Financial Times

September 12, 2013 6:47 pm 

Catalan question


Resolve constitutional quandary before it becomes a crisis

Catalans on Wednesday turned out in vast numbers to lay claim to their rights as a nation. Last year, commemorating their 1714 defeat by the crown in the War of the Spanish Succession, Catalan separatists physically took over Barcelona without breaking a pane of glass. This year they linked arms in a human chain from the Pyrenees to their border with (Catalan-speaking) Valencia. This problem is not going away. The question is whether it can be resolved politically before it turns into a constitutional crisis.

Despite Spain’s acclaimed transition from Franco’s dictatorship to democracy, it still has not fashioned a comfortable enough plurinational home for culturally and linguistically distinct peoples. This puzzles lots of Spaniards and angers many Catalans and Basques – the root of the problem.

These are peoples with a deep-rooted identity going back centuries. Democratic Spain gave them real powers. But to mollify Spanish nationalists, some form of home rule was awarded to 15 other regions. This created a financially unsustainable bonanza for local interests across the country, without squarely addressing the historic rights of Catalans or Basques.

Catalan separatism took off after a constitutional court ruling in 2010 struck down enhancements to its statute of autonomy agreed by both the Catalan and Spanish parliaments. The financial crisis has added to the sense of grievance; Catalonia is a big net contributor to Spain’s budget, while the Basques have fiscal autonomy.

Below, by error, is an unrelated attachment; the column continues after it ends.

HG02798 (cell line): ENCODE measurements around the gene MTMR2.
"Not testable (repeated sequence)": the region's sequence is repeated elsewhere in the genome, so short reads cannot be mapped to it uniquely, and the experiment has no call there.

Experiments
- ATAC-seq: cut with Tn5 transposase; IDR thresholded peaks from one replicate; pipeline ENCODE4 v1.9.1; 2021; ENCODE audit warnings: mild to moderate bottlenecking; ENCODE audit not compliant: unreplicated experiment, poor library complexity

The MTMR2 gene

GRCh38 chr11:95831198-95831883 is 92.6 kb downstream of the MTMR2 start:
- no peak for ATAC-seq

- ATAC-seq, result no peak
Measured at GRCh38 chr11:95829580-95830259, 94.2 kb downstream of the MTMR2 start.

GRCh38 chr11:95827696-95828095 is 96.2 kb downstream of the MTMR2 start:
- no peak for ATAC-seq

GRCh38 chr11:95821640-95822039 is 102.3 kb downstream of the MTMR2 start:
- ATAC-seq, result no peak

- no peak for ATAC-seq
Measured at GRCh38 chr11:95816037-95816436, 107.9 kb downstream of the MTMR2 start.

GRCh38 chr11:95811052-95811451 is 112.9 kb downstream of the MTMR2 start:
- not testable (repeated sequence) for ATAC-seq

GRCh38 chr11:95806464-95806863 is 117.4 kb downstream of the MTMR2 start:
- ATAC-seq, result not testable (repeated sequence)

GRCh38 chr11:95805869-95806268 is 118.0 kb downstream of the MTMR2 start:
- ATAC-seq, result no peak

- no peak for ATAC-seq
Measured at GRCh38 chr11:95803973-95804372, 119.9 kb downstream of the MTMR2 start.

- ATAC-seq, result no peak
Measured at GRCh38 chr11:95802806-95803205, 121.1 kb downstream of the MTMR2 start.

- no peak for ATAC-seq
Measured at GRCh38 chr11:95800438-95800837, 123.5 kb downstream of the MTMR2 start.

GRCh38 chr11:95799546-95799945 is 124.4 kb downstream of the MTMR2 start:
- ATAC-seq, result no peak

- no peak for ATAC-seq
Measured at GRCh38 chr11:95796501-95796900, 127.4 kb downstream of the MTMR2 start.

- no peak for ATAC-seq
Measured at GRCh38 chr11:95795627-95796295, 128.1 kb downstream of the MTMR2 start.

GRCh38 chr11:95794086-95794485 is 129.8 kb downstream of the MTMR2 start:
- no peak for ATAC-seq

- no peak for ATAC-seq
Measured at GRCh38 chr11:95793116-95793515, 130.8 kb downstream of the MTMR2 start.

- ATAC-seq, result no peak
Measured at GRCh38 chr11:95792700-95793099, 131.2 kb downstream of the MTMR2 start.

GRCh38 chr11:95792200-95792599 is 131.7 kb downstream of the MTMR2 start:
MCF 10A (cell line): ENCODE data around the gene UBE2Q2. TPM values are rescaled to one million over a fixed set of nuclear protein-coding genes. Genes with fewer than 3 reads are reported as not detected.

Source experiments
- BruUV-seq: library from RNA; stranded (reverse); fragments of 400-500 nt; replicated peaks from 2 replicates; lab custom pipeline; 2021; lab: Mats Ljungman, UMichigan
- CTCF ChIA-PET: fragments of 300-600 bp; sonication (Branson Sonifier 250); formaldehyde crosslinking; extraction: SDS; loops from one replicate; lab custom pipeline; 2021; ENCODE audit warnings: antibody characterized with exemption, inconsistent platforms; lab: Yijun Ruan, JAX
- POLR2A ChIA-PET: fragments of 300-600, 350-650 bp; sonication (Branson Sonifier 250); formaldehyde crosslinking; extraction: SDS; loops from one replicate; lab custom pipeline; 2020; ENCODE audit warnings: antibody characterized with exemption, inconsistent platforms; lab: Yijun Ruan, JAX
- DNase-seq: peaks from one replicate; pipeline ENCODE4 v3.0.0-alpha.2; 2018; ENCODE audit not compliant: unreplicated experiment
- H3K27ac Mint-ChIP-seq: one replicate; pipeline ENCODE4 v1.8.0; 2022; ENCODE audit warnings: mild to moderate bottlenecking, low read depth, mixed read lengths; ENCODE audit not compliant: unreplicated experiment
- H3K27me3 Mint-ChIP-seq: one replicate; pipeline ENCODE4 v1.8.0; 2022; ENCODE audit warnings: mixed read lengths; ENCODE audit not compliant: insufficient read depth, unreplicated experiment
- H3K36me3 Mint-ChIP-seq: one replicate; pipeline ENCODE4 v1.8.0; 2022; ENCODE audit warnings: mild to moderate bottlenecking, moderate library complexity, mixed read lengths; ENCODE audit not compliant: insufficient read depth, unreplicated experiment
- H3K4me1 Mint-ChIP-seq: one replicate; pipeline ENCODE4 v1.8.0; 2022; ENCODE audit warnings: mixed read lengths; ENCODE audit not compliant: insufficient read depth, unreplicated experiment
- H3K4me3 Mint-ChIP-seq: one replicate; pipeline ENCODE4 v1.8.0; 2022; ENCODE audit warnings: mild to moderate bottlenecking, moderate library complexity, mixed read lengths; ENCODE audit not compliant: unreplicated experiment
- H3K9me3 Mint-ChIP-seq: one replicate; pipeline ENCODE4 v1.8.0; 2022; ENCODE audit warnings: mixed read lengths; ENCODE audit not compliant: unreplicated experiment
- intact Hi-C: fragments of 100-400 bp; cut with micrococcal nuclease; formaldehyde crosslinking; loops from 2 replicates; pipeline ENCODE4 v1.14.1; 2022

Mariano Rajoy, Spain’s prime minister, turned down a Catalan request for similar treatment a year ago. When Artur Mas, the Catalan president, called a snap election in response and lost seats, Mr Rajoy gloated. But separatists won a majority in that election, and a federalist left also thinks Catalans should be given the right to decide their future. That is surely right. But first things first.

Spaniards, Catalans and Basques – who plan a push for greater rights in 2015 – need to revisit the idea of convivencia. This evocative word, for the coexistence of Jews, Christians and Muslims in the pre-Castilian world of al-Andalus, is no anachronism. Plurinational Spain needs an asymmetric federalism that gives national minorities rights and space enough to stay inside the family.

Mr Rajoy and Mr Mas are starting to have this conversation – hopefully not too late. This may look like a postmodern conflict. But nationalism has a dangerous way of confounding complacency.